It’s tempting to argue that the positive side of the city’s innate architectural conservatism is seen in some of the more wretched “might-have-beens,” but usually it’s all about money. In the 1920s, the Masons, who owned the land where the Washington Hilton now sits, wanted to build an enormous temple on the site, and they had the connections necessary to get a variance from the District’s height ordinance. Harvey Wiley Corbett’s designs would have made Albert Speer blush at the ego and overscale grandeur of the project. Several projects like this, which would have radically altered our sense of Washington, were thwarted only by economic downturns or wars that shifted attention away from building projects. The only hope that we won’t be saddled with the badly designed and ill-considered Vietnam Veterans Memorial visitors center, which will eat up public land near Maya Lin’s entirely self-sufficient memorial, now rests on the vagaries of fundraising.
The exhibition features two projects that shouldn’t be left to languish at the conceptual stage. A model of Morphosis Architects’ 2011 plan for reuse of the Smithsonian’s Arts and Industries Building — with deliciously amorphous internal bubbles of space that could be used as auditoriums — should be greenlighted. It’s far more innovative and exciting than any of the half-baked and halfhearted efforts to put a traditional museum or visitor’s center in the now empty Victorian brick building. And architect Jim Eyre’s proposal for a “tensegrity bridge” in the enormous open atrium of the National Building Museum would be a delightful folly. The web-like bridge seems to stay up without any rational support for its structure, and though it is conceived as a temporary installation, it might spark meaningful debate about one of this city’s strangest architectural tics: We are a city of rivers that is determined to build ugly bridges (the one exception is Memorial Bridge).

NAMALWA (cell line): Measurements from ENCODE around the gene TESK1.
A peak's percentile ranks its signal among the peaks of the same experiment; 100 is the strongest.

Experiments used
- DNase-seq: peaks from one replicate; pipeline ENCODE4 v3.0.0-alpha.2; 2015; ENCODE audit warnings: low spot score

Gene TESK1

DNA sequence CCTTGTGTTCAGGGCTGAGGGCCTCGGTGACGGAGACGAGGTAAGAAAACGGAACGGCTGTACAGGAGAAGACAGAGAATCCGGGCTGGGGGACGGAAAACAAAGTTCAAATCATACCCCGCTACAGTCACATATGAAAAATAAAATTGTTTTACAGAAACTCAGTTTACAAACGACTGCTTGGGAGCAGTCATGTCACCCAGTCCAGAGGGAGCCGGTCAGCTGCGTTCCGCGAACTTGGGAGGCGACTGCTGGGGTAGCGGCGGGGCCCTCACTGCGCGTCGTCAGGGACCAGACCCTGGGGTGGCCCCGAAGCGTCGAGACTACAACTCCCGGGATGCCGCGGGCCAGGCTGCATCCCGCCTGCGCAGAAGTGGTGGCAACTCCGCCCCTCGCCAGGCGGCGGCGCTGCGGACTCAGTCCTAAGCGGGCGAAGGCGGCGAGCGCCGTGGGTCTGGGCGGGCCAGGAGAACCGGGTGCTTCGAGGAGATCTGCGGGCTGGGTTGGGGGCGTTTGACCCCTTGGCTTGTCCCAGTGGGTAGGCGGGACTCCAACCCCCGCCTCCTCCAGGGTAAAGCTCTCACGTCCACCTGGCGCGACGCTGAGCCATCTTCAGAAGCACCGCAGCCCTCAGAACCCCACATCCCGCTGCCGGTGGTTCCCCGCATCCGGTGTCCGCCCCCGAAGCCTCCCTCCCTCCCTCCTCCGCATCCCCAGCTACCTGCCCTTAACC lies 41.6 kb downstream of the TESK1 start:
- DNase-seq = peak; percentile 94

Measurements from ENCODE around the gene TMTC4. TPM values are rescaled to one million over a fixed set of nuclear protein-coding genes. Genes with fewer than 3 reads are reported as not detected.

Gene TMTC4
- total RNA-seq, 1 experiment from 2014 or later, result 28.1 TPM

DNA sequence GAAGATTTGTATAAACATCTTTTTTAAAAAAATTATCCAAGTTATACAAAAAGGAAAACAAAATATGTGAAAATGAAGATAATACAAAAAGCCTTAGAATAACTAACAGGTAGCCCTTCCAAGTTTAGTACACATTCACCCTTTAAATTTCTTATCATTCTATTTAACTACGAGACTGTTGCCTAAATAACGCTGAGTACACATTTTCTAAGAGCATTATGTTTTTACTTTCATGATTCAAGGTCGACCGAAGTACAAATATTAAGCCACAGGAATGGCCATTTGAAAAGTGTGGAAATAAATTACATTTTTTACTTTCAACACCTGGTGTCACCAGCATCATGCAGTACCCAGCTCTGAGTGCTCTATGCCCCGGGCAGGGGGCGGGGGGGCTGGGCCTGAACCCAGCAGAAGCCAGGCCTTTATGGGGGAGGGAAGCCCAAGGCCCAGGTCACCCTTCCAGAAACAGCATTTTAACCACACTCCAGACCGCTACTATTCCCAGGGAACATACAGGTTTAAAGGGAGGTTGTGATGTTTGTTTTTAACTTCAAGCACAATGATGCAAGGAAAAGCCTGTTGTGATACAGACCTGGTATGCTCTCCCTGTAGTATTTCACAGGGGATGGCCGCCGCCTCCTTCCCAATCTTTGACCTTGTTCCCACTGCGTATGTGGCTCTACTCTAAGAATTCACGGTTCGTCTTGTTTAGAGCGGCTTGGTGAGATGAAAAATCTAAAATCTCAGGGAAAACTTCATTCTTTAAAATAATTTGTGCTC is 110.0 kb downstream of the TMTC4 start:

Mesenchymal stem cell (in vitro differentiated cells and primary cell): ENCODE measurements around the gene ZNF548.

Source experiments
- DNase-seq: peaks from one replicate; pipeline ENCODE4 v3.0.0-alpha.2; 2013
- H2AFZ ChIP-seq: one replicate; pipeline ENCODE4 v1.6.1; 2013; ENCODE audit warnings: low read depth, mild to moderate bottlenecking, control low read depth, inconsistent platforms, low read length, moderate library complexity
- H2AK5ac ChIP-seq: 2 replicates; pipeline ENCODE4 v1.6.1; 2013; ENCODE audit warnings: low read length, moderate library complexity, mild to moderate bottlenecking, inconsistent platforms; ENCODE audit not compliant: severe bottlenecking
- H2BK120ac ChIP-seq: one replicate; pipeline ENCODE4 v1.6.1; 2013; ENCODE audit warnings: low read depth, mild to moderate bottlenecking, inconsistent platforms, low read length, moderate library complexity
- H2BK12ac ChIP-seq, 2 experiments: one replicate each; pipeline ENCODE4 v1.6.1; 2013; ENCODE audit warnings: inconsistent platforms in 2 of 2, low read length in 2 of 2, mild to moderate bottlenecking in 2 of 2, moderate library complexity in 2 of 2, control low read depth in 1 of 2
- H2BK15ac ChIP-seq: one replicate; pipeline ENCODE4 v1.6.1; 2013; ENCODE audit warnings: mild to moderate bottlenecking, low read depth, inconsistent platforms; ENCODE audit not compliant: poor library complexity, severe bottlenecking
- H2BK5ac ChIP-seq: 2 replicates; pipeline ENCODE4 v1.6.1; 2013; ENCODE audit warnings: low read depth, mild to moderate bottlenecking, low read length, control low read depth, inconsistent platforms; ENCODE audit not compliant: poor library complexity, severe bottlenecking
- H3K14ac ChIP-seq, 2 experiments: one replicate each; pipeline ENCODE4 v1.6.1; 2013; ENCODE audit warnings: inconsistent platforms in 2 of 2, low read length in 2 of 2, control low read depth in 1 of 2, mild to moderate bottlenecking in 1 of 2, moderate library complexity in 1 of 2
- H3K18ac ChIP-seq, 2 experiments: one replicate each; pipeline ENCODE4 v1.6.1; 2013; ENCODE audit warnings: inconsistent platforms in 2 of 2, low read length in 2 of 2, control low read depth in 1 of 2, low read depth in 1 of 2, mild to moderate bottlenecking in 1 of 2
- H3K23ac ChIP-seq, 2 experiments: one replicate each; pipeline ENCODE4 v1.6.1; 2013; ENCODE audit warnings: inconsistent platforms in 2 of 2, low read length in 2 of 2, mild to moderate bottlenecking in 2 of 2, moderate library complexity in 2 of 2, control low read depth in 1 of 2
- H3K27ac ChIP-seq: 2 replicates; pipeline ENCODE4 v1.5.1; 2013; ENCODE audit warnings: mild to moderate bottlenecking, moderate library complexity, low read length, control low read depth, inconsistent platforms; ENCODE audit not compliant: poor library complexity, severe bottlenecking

We are also a city entering in a new age of symbolism. The American century has passed and the United States, riven by political dysfunction, debilitated by cultural infantilism and saddled with unsustainable debt, is passing into an age of decline. Paradoxically, what’s bad for the country might actually be good for the city, allowing Washingtonians to reclaim their town from an outdated design ethos devoted to imperial grandeur, and rebuild it in more livable, sustainable and welcoming ways.
As the dissonance grows between the decrepit reality of our political life and the remains of our City Beautiful idealism, the District might seize the opportunity to think its way into a more pleasant senescence. The Mall doesn’t really make sense anymore, as a symbol or an urban feature. Rebuild the old parks and pleasure grounds, plant trees and retire the memorials that have become meaningless. Reclaim the waterfront, including the Navy Yard and Fort McNair (which would make an elegant academic campus). Eliminate parking on the Capitolgrounds and near the Reflecting Pool, no matter how loud the VIPs squawk. Rather than representation in Congress, pursue tax-free status for the District, and use the local wealth boom to focus on housing, culture and night life.
Given jurisdiction battles and the city’s second-class status relative to the federal government and the states, none of this is unlikely to happen any time soon. But as historians have long argued, Washington is the speculative city par excellence. The material on display in this fascinating exhibition suggests that there is something fundamentally American at work in the restless spirit of redesign, refashioning and remaking of the urban landscape. As we look for new forms that express our diminished role in the world, a more modest sense of self, one can imagine a more arcadian city, and new and exciting idylls among the ruins of passing splendor.
runs through May 28 at the National Building Museum. For information on admission charges and opening hours visit www.nbm.org.